In a TTT diagram, the location of the ‘nose’ of each C curve correlates to the maximum reaction rate. The exact locations of the nose are jointly determined by the values of n and Q. From Eq. (10), at the nose temperature the denominator has to be maximum, thus:

ddT(ΔTnexp(Qeff/RT))=0E13

which lead to the relationship:

Qeff=nRTNose2ΔTE14

where TNose is the temperature at the nose position. Eq. (13) can be calibrated by using experimental data taken from literature and getting good estimations of the optimal value of Qeff. It was found in Victor et al. (1998) that the Qeff values have a median value of 27500 kcal/mol °C. For simplicity, this value is used for each diffusion-controlled phase transformation. The kinetic coefficients of alloying elements in Eq. (10) are then determined by calibrating such equation with TTT diagrams in the open literature. Under isothermal conditions, the ferrite transformation can be represented by:

τF=exp(1.00+6.31C+1.78Mn+0.31Si+1.12Ni+2.70Cr+4.06Mo)20.41N(Ae3T)3exp(27500/RT)S(X)E15

the pearlite transformation is represented by

τP=exp(4.25+4.12C+4.36Mn+0.44Si+1.71Ni+3.33Cr+5.19Mo)20.32N(Ae1T)3exp(27500/RT)S(X)E16

and the bainite transformation under isothermal condition is represented by

τB=exp(10.23+10.18C+0.85Mn+0.55Ni+0.90Cr+0.36Mo)20.29N(BST)2exp(27500/RT)S(X)E17

where

Bs(°C)=63758C35Mn15Ni34Cr41MoE18

While, the martensite start temperature can be expressed by the following equation:

Ms(°C)=539423C30.4Mn17.7Ni12.1Cr7.5Mo+10Co7.5SiE19

Once the TTT diagram is calculated, it is possible to transform it into a CCT diagram using the well–established additivity rule:

0tdtτTTT(X,T(t))=0tΔTnexp(Q/RT)F(C,Mn,Si,Ni,Cr,Mo,G)S(X)dt=1E20

where τTTT(X,T(t)) represents the isothermal transformation time for X at temperature T, and t is the total non-isothermal transformation time. Fig. 7 shows an example of TTT diagram computed with Matlab, starting from Eqs. (14-18).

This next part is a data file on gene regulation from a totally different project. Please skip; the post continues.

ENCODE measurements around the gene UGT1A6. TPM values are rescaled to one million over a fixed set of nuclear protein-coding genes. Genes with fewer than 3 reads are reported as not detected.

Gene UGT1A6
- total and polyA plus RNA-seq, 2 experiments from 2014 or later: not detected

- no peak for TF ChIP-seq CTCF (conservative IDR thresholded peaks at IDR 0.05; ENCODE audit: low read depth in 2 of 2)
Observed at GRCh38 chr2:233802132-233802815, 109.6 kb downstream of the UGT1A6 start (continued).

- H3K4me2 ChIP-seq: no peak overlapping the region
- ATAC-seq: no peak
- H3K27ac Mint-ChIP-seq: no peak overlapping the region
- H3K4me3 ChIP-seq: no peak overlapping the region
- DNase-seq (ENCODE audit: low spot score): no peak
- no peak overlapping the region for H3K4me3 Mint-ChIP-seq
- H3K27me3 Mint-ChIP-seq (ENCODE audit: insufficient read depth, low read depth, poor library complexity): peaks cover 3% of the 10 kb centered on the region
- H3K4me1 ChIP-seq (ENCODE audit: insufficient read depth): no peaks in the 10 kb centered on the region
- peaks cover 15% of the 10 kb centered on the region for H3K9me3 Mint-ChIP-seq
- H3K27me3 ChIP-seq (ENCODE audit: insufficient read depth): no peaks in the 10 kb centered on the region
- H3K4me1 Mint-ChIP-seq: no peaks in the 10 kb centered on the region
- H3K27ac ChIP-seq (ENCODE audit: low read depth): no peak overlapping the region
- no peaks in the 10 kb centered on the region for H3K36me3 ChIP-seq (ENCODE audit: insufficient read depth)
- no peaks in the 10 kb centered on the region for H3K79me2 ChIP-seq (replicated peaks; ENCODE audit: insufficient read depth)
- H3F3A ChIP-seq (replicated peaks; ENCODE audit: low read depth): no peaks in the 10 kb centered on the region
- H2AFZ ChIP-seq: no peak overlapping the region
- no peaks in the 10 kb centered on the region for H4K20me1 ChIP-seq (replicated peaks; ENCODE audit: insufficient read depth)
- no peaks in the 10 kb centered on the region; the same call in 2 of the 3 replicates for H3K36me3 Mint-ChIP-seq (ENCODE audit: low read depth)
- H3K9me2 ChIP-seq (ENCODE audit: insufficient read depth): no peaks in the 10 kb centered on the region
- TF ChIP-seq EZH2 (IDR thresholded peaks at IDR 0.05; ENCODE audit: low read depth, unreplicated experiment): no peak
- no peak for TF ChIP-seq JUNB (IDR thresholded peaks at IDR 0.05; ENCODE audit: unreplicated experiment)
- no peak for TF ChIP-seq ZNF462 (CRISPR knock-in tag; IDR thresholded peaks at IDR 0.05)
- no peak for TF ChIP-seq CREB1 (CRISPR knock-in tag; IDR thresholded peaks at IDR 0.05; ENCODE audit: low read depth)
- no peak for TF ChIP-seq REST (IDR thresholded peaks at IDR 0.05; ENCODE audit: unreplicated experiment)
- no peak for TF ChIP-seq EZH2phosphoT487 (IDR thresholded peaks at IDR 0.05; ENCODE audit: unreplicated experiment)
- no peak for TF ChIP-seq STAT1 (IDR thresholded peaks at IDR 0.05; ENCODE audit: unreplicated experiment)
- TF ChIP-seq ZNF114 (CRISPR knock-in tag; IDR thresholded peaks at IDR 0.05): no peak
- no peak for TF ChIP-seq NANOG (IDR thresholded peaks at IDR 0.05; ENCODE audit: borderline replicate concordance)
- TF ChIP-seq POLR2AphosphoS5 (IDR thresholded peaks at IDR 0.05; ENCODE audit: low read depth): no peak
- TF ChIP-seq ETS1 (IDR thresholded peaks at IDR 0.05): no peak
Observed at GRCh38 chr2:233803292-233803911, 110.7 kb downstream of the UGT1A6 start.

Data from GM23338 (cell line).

Figure 7.

Calculated TTT diagrams; steel composition (wt%): C 0.37, Mn 0.77, Si 0.15, Ni 0.04, Cr 0.98, Mo 0.21; ASTM grain size number: 7; A= Austenite, F = Ferrite, P = Pearlite, B = Bainite, Ms = martensite start temperature.

The above described model is limited to carbon and low-alloy steels. However, efforts are made in literature in order to develop models for general steels, including medium to high alloy types, tool steels, 13%Cr steels etc.

2.4. Practical use of thermo-metallurgical models for welding

An efficient recognition of the thermal field induced by a welding process, offers the possibility to make a parametric study of welding in order to check the influence of process, material and geometrical parameters on the temperature distribution within the plates. Fig. 8 shows an example of influence of the welding speed on the temperature distribution during the welding. It is clear that the lower the velocity the wider the HAZ.

Figure 8.

Isotherms [°C]: at I = 170 A, V = 23.4 Volt, H = 6.6 mm, T0 = 0 °C and a) v = 5 mm/s b) v = 11 mm/s [Material: AA-5083-O, welding technology: GMAW]

By comparing the solidus temperature isotherm width with that of FZ, it is also possible to estimate the thermal efficiency of the welding process. Finally, by using the CCT diagram and Eq. (6), it is possible to evaluate the pre-heating temperature needed to avoid a martensitic microstructure in the weld bead.